Bob Easterbrook with son Jesse. Bob is now repairing the 1977 Harley Davidson damaged in a collision that nearly cost him his life.
"I just went out for an evening ride after a sunny day. That plan changed quickly," Bob says. The next four weeks he spent recovering in intensive care after being thrown off of his 1977 Harley are moments he cannot remember to this day.
On June 11, 2005 Bob was hit by an oncoming vehicle on Highway 2 while riding into London at a speed of 80 km/h. Bob would spend the next seven months in and out of hospital, undergoing 15 surgeries, both to save his life and to repair broken bones.
Dr. David Sanders, orthopaedic surgeon, has been caring for Bob since Bob's arrival at the former Emergency Department at South Street Hospital on the final night it was open.
Bob's injuries were extensive.
There were fractures—the left femur, right femur, right tibia plateau, left wrist, left compound tibia, pelvis and spinal column, and tears to an artery and the small bowel. Bob's kidneys had stopped functioning and a lung had collapsed.
"Bob was in shock and barely conscious," Dr. Sanders remembers. Bob was takeninto surgery immediately.
Bob's wife Kelly was called by police at home on their farm moments after the accident.
"I remember driving to London with my dad and not being able to turn down Highway 2. It hit me then that it was closed because of the accident. I knew then thatit was bad," says Kelly.
Kelly and Bob's extended family were at the hospital within moments of his emergency arrival, and kept an ongoing vigil for weeks.
"Every time I opened my eyes, I remember seeing someone there," Bob says.
At South Street Hospital, Bob underwent the first emergency surgery to deal with the collapsed lung, artery and small bowel tears, and pin all of his leg bones. Bob was then transferred to Victoria Hospital, where he underwent 15 surgeries over the next seven weeks, including the eventual disarticulation-amputation of his right leg up to the hip.
The family didn't bring Bob's son Jesse, 4, to the hospital at first, waiting until Bob was fully conscious and alert. On his first visit, Jesse didn't recognize his dad. The once burly and strong Bob, who play-wrestled with Jesse and showed him how to repair and care for cars, was gone. In his place was a beardless man, 50 pounds lighter, who at that point didn't have the strength to pick up a cup of water.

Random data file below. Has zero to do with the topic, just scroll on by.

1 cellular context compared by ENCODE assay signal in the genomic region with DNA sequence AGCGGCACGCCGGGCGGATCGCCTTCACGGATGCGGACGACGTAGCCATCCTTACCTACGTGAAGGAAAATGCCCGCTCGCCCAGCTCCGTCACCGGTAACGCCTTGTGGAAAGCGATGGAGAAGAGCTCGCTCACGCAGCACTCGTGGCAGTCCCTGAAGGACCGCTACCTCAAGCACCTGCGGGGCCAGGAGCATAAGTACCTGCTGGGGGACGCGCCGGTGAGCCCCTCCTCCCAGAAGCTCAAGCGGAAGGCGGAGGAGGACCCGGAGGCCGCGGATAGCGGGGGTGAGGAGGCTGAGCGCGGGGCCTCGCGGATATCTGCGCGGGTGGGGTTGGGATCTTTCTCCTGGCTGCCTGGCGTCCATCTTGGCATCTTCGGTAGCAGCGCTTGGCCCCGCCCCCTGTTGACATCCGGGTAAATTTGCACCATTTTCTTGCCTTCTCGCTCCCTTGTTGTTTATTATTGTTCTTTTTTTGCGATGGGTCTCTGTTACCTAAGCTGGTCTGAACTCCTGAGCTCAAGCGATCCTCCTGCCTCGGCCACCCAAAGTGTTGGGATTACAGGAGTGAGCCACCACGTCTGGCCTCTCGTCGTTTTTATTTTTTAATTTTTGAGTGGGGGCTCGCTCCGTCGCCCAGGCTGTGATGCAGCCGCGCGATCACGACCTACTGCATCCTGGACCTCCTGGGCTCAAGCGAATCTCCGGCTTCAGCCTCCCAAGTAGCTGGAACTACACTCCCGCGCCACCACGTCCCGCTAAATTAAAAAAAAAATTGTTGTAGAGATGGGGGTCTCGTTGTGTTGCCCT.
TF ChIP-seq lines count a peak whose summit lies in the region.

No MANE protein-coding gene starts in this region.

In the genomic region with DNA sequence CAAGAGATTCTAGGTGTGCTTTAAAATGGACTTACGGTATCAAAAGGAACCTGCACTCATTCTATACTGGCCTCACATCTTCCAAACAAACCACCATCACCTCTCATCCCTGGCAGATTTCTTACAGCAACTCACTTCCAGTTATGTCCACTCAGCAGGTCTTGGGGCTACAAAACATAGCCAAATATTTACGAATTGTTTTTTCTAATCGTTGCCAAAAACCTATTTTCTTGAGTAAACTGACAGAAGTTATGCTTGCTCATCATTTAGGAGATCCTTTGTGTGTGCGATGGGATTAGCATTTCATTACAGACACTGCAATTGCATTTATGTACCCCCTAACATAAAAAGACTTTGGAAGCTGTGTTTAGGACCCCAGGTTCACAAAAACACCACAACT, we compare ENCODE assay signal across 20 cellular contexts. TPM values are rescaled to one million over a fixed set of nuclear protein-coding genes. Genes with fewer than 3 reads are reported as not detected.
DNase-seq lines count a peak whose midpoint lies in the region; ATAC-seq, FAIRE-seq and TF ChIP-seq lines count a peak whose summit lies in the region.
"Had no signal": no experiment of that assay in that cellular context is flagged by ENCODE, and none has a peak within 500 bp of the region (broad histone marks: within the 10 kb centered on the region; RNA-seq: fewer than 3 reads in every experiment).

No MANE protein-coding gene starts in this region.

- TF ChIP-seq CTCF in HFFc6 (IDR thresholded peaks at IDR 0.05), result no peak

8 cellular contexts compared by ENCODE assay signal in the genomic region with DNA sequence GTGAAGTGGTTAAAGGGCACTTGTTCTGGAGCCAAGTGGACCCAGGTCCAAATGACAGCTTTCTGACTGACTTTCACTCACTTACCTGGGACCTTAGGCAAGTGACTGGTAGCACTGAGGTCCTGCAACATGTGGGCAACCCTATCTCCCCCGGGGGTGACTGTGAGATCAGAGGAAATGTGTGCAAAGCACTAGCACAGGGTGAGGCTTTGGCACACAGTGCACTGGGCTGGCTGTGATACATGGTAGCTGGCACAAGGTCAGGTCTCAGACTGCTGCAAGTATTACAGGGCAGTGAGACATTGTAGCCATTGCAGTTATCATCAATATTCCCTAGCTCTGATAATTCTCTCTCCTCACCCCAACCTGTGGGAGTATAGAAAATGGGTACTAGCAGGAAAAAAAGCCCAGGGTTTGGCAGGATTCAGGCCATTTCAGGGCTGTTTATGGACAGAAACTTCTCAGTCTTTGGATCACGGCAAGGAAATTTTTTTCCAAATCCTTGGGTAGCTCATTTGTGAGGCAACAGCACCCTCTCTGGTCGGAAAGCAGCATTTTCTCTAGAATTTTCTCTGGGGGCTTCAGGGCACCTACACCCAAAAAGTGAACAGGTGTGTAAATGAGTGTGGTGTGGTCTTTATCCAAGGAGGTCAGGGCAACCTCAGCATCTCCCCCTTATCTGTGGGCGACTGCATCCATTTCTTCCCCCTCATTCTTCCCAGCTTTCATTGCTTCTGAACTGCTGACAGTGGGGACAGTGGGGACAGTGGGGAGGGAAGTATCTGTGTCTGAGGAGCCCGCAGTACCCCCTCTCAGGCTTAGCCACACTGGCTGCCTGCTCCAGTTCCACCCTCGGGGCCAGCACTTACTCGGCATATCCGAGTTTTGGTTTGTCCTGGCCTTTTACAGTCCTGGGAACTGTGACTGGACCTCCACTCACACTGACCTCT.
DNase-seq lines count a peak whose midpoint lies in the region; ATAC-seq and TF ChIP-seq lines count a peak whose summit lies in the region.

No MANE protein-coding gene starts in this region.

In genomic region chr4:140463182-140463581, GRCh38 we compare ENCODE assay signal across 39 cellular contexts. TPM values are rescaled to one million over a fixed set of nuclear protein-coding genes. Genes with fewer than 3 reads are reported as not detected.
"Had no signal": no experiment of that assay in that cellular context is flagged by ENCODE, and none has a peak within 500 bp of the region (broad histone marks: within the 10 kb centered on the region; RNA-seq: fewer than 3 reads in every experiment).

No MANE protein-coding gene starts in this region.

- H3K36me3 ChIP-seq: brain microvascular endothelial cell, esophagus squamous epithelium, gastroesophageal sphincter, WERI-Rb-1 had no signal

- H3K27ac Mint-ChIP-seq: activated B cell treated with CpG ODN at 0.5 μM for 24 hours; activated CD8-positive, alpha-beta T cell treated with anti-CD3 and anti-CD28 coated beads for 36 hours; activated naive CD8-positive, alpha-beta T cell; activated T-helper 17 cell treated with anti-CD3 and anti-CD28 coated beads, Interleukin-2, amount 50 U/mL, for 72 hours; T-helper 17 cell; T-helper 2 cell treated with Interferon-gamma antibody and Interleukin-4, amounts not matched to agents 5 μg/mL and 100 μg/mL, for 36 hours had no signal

"Jesse stood beside Kelly in the doorway holding her hand. He just didn't know me," Bob remembers.
Reassured by his mother and grandmother that this was his dad, Jesse cautiously approached the bed. When Bob started to talk to him, Jesse was convinced. He jumped up on the bed and threw his arms around his dad.
"Once he was sure it was me then everything was cool," says Bob.
The long recovery in hospital and lengthy rehabilitation was made easier, Bob feels, because he had the support of his family. "The love of the people I have around me is what has gotten me through," he says.
After multiple surgeries on Bob's right hip to combat an ongoing infection, Dr. Sanders and Bob made the decision to amputate. Bob's trust of and respect for Dr. Sanders, who had been by his side since the beginning, has helped Bob keep a positive attitude despite the odds.
Now in a wheelchair and a partially accessible new home, Bob is busy working on cars and fixing up the '77 Harley damaged in the crash. Jesse can tell anyone listening what an accessible building is, and scolds those (including his grandmother) who don't yet have these accommodations in their homes.
Bob sees Dr. Sanders regularly and continues to work with a physiotherapist on his recovery.
"What Bob has gone through would challenge any human being's spirit. The fact that he can remain positive during a time period that would depress you and I, is truly amazing," says Dr. Sanders.
Bob doesn't see his recovery as remarkable. He simply says, "I just get up and get on with life. It's what you have to do."